Jenin Refugee Camp, Occupied West Bank – Israeli forces are arresting relatives of Palestinian prisoners on the run after their brazen escape from a high-security prison in Israel.
Addameer, the Palestinian prisoner support and human rights association, said on Wednesday at least seven family members of the escapees were detained by Israeli soldiers throughout the occupied West Bank, though some were held only briefly.
Al Jazeera visited the Jenin refugee camp where most of the prisoners are from, and where Israeli forces believe they are holed up.
As the taxi approached the home of Zakaria Zubeidi, in the rebellious camp in the northern West Bank, his brother Yahya watched suspiciously and appeared tense before ascertaining the press credentials of several journalists who wanted to interview the family.
Zacharia is one of six high-profile Palestinian prisoners evading Israeli authorities after escaping from Israel’s Gilboa Prison in the early hours of Monday.
Jamal Zubeidi, 65, the uncle of Zakaria, said the family expected Israeli soldiers to invade the Jenin refugee camp at any time.
“They will come to our house and probably arrest us and interrogate us as well as damage the contents of the house,” said Jamal, who has been arrested eight times since 1996.
Mother shot dead
Yahya Zubeidi told Al Jazeera the family home had been destroyed twice by Israeli forces and most of the male family members had been arrested and imprisoned in Israel.
Zakaria’s mother was shot dead by Israeli soldiers on one of the occasions they tried to assassinate him, while he suffered a serious arm injury and shrapnel to his face.
Most of the camp was levelled by the Israeli military in 2002 after several suicide bombers originating there targeted Israelis in deadly suicide attacks.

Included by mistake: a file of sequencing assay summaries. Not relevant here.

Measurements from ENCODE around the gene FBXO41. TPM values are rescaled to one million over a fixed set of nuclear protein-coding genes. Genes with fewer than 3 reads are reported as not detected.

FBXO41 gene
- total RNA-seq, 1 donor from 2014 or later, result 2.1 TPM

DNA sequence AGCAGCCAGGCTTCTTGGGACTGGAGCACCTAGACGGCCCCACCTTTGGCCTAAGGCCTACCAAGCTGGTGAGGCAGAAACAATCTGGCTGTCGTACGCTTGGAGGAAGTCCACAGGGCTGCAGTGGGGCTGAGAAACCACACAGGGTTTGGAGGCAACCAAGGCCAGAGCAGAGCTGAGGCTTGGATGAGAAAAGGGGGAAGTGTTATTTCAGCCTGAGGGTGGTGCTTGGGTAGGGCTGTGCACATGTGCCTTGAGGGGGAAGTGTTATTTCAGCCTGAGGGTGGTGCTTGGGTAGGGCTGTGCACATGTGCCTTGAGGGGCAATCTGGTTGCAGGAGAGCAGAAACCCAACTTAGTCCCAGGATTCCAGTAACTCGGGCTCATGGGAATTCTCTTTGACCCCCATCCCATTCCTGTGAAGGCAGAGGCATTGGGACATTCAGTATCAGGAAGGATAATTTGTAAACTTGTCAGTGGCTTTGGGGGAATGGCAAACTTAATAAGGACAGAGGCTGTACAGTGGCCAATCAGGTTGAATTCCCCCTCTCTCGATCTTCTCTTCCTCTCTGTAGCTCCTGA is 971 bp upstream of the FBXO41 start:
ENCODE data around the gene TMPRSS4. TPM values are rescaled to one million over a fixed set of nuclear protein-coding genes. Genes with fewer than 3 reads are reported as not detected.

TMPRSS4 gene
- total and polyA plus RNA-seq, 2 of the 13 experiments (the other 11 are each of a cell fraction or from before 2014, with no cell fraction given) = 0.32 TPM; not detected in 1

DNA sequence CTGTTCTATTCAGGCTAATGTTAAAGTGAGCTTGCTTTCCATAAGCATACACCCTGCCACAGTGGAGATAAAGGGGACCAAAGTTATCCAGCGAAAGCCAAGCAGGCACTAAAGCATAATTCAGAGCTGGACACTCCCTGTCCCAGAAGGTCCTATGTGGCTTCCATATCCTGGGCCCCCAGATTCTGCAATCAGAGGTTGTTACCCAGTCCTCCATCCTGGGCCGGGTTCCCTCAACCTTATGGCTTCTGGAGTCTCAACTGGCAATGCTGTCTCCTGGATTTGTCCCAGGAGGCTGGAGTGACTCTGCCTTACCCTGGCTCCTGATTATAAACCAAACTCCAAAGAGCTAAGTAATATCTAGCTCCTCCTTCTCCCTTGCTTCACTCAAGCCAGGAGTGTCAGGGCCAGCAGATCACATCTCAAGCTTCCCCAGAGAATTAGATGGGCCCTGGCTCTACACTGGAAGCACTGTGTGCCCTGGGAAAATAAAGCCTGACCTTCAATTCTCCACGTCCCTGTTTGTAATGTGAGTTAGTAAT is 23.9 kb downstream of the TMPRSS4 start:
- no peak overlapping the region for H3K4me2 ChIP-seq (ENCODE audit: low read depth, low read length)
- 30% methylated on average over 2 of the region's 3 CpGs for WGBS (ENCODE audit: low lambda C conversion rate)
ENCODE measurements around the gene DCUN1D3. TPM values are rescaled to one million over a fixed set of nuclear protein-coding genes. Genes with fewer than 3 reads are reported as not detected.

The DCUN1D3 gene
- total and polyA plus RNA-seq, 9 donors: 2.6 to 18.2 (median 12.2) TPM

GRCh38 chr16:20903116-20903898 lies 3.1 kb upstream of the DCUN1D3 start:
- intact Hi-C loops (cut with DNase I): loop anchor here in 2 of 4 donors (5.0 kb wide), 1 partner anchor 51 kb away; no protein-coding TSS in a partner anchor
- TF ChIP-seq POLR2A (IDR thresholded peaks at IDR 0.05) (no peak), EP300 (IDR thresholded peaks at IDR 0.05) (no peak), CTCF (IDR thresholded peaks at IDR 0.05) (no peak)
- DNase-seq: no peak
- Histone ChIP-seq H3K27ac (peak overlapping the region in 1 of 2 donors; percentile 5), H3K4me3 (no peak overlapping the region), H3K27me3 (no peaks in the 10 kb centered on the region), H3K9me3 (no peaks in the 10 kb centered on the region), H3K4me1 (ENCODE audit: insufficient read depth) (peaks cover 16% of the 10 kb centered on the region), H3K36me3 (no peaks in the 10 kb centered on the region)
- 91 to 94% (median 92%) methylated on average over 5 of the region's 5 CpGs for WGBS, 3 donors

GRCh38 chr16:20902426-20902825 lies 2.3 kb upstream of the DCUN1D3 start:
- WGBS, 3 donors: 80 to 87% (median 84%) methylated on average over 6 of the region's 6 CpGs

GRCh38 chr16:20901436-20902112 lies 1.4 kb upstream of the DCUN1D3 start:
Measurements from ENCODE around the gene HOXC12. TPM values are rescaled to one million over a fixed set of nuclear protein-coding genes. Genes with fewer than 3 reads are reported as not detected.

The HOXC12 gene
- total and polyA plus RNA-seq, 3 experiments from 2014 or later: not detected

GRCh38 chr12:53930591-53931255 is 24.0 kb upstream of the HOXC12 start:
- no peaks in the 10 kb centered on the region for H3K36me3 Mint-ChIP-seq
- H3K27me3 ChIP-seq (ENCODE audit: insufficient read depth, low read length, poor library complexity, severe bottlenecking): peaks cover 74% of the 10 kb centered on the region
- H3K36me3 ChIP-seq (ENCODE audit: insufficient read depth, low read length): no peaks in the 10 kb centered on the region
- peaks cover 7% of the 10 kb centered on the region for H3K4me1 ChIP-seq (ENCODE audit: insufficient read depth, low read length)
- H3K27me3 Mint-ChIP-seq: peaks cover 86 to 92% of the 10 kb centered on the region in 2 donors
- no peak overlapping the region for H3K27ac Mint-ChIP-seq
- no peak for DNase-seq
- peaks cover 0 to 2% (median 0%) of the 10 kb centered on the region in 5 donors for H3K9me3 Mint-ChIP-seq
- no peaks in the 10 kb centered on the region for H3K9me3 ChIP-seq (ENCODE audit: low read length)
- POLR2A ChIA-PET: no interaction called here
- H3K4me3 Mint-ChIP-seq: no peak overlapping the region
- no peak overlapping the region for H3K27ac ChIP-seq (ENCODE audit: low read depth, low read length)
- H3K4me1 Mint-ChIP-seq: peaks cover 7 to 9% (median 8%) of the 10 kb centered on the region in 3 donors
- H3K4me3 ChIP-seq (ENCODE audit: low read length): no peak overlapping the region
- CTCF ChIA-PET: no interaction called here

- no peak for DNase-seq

But it is Zakaria’s escape and his history of fighting against the occupation that makes the family a prime target for Israeli retaliation. His status has reached legendary proportions in the camp.
A former member of the Fatah-affiliated Al-Aqsa Martyrs Brigades he, together with the other five escapees from Islamic Jihad, has continued to elude the hundreds of Israeli security forces scouring West Bank villages and towns, while soldiers are concentrated at, and surveillance cameras monitor, entry points into Israel.
The Israeli authorities have stated they want the men – who they say are armed – dead or alive and their escape presents a major security threat as four are serving life sentences and have nothing to lose in any future confrontation.
‘See what happens’
Islamic Jihad activists told Al Jazeera that the men will not go down without a fight.
Zakaria was previously imprisoned for years by both the Israelis and the Palestinian Authority (PA).
When Al Jazeera interviewed Zakaria 10 years ago, he had recently been released by the Israelis after reaching a deal to “renounce violence”.
However, when questioned as to whether he would ever take up arms again against the occupation his response was guarded.